Monday, November 30, 2020, was a big day for a group of Georgia prisoners suing their phone service provider, Global Tel*Link (GTL), over the company’s allegedly hidden policy of confiscating any unused funds in their accounts after 90 days.
U.S. District Court Judge Amy Totenberg granted the suit class action status and smacked GTL with sanctions — including the cost of plaintiffs’ legal fees — after finding the firm had played fast and loose with legal rules. (See related story on this page.)
The case potentially sets the stage for a second large judgment against GTL in just a few months. In October 2020, a federal judge in New Jersey approved a $25 million settlement to satisfy a class-action suit filed in 2011 by prisoners in the state. In that case, the court found GTL guilty of receiving kickbacks from overly inflated prices, charging its prisoner customers as much as 100 times the going rate for a call (See PLN, Dec. 2020, p. 24).
The Georgia prisoners filed their suit in 2015, accusing GTL of violating the Federal Communication Act, as well state laws against breach of contract and unjust enrichment. At issue was the firm’s habit of cleaning out prisoner phone accounts after 90 days of disuse, which GTL calls its “breakage policy.”
Under this policy, the company employed software known as a “breakage calculator” to scan prisoners’ phone accounts — all of which are pre-paid — flagging those that had not been used in 90 days (or 180 days in certain jails and prisons). Flagged accounts were immediately placed on “inactive” status, meaning the prisoners could not receive any more calls, even though there was money left in their accounts. Then GTL snatched the money from the account and added it to its unrestricted revenue account.
Depositions provided by GTL indicated that, between 2008 and 2017, the firm collected $110 million in unused prisoner account funds— money GTL did nothing to earn, but which it nevertheless said it was entitled to keep. The reason, the company claimed, was that prisoners had been given a recorded audio notice of the policy during the automated procedure by which they set up their accounts.
But that turned out to be a lie.
The firm had actually removed the audio warning from its set-up script in 2014. And as the lawsuit progressed, GTL repeatedly obfuscated that fact with doctored documents and testimony.
“GTL insisted, over and over again in different variants, that this lie was the truth,” Judge Totenberg fumed, resulting in “significant delays and detours in reaching the merits of this case.”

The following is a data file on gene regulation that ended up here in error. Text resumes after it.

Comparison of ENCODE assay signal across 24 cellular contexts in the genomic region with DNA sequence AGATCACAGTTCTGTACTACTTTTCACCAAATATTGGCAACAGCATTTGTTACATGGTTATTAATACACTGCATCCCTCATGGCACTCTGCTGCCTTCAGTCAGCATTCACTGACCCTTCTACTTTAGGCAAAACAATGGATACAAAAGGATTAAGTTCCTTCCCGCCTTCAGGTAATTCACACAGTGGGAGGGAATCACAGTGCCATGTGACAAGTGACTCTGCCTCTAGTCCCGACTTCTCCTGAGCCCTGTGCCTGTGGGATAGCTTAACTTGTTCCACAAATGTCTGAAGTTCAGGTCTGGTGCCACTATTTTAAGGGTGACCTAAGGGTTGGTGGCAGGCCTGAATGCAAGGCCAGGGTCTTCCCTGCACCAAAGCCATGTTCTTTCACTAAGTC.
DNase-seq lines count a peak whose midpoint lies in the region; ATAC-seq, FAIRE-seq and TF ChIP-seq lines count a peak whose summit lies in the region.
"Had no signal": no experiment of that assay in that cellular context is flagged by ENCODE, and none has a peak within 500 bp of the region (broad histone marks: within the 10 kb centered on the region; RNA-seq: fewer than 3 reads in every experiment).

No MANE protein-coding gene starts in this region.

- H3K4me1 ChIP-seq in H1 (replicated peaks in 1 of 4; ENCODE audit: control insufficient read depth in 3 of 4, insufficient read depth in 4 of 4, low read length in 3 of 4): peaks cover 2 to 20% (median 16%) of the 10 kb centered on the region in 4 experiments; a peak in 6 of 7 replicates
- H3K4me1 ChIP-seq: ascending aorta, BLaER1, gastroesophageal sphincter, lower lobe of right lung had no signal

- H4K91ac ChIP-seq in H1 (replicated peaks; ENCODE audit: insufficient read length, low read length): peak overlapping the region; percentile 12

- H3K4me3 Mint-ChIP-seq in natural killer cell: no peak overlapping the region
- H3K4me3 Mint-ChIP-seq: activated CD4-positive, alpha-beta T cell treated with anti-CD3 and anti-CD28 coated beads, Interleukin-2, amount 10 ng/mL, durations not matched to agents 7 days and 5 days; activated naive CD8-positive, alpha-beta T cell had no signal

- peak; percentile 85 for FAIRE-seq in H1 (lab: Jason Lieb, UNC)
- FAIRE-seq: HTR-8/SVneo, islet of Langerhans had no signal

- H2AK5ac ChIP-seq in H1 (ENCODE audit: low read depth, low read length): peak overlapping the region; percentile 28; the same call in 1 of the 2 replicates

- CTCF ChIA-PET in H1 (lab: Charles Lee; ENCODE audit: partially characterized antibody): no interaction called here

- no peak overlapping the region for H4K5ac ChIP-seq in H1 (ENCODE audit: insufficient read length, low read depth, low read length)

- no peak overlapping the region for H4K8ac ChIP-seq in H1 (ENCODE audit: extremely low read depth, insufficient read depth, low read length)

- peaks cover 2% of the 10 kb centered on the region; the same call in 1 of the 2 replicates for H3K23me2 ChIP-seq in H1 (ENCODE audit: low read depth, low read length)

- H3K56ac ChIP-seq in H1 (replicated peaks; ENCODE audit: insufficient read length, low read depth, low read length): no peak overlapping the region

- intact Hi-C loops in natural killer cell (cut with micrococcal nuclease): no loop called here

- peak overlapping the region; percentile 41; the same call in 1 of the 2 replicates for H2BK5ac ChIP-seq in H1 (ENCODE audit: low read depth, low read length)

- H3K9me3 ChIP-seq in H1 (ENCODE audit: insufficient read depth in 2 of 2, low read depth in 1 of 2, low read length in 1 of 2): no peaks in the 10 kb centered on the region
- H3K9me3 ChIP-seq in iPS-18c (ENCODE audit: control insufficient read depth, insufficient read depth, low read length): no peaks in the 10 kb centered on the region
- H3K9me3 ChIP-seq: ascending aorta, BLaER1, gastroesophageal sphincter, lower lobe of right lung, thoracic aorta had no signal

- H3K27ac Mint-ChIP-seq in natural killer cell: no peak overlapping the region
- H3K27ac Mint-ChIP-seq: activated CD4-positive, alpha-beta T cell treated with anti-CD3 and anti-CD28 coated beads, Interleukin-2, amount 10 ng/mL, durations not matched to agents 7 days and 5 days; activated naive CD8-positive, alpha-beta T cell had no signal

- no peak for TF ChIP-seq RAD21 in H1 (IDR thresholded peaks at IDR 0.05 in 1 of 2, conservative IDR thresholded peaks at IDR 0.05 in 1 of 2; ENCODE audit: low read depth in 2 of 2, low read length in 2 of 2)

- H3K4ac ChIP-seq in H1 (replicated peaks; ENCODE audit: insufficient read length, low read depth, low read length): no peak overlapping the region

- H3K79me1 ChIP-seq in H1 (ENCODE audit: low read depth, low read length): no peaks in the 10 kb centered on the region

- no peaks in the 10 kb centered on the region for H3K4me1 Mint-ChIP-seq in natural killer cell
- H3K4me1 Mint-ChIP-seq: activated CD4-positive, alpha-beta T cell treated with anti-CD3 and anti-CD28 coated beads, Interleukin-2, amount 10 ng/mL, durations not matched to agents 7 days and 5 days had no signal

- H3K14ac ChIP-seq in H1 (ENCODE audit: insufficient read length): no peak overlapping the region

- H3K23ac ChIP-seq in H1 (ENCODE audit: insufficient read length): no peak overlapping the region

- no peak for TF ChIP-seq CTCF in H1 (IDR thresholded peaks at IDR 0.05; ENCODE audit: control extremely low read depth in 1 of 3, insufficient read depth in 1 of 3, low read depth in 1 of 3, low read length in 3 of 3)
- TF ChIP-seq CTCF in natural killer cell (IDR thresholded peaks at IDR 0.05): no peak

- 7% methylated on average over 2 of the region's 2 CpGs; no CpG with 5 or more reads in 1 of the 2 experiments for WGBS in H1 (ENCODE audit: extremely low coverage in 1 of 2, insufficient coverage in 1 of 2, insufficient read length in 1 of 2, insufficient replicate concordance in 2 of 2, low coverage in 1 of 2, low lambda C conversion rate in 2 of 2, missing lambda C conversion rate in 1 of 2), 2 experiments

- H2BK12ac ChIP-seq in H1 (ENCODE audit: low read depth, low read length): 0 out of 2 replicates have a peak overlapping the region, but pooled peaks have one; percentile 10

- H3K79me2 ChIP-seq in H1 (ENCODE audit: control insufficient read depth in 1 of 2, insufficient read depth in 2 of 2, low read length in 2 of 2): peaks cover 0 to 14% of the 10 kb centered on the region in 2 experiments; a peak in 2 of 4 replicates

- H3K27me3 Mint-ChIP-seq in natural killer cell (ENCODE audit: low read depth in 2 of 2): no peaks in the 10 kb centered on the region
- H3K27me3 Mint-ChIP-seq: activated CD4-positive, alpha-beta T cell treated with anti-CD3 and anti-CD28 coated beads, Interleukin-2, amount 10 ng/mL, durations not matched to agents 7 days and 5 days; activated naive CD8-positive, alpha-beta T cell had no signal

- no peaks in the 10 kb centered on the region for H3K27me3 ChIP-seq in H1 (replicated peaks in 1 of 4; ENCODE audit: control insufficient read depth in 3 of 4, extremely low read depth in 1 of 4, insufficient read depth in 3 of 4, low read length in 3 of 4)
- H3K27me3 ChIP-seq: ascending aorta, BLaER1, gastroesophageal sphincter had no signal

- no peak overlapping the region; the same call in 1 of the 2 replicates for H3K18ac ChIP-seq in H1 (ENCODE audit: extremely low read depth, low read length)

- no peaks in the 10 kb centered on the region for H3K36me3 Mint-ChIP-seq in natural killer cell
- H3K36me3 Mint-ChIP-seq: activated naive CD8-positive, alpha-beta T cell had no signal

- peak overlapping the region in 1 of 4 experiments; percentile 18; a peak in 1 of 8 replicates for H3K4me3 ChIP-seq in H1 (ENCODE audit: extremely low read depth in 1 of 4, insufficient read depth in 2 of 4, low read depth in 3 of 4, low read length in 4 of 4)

She imposed sanctions on the firm because of the “significant litigation harm” suffered by the prisoner plaintiffs as a result of “GTL’s course of gamesmanship.”
In the New Jersey case, another federal District Court judge, William J. Martini, also granted class-action status to include “all 55,000 currently incarcerated GTL customers.” He ruled that they were entitled to relief from the $25 million settlement fund for the amounts by which they were overcharged. The settlement was delayed about five months after it was reached in May 2020 while attorneys for plaintiffs in the Georgia case petitioned Judge Martini to ensure that any judgment they won would not preclude them from getting reimbursed by the New Jersey fund to remedy GTL’s price-gouging.
In certifying the Georgia prisoners’ class-action, Judge Totenberg included anyone who had set up a pre-paid account with GTL after April 2011 to receive phone calls from prisoners in Georgia or South Carolina. But she did not rule out expanding the class to include GTL customers in other states — or even in the whole nation.
“The court recognizes that plaintiffs have submitted evidence that the breakage policy is relatively uniform nationwide,” the judge found.
Incorporated in Delaware and based in the Washington, D.C. suburb of Falls Church, Virginia, GTL reported over $318 million in 2019 revenues from prisoners in 2,200 facilities across 48 states, making it one of the largest players in a $1 billion market for prisoner telecommunications.
There was no comment on Judge Totenberg’s ruling by GTL nor its attorneys: Michael Sklaire, Michael King, John Crisham and Robert Herrington of Greenberg Traurig; Josh Belinfante and Jeremy Littlefield of Robbins Ross Alloy Belinfante Littlefield; and Derek Ho and Benjamin Softness of Kellogg, Hansen, Todd, Figel & Frederick.
In a statement, plaintiffs’ attorneys — Michael Caplan, James Cobb and T. Brandon Waddell of Caplan Cobb; James Radford of Radford & Keebaugh; and Andrew Lynch — said that they “look forward to obtaining a full recovery of the money Global Tel*Link wrongfully took from its customers.” See: Githieya v. Glob. Tel*Link Corp., Case No. 1:15-cv-986-AT, U.S.D.C. (N.D. Ga.).
Additional source: law.com
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Related legal case
Githieya v. Glob. Tel*Link Corp.
|Cite||Case No. 1:15-cv-986-AT, U.S.D.C. (N.D. Ga.)|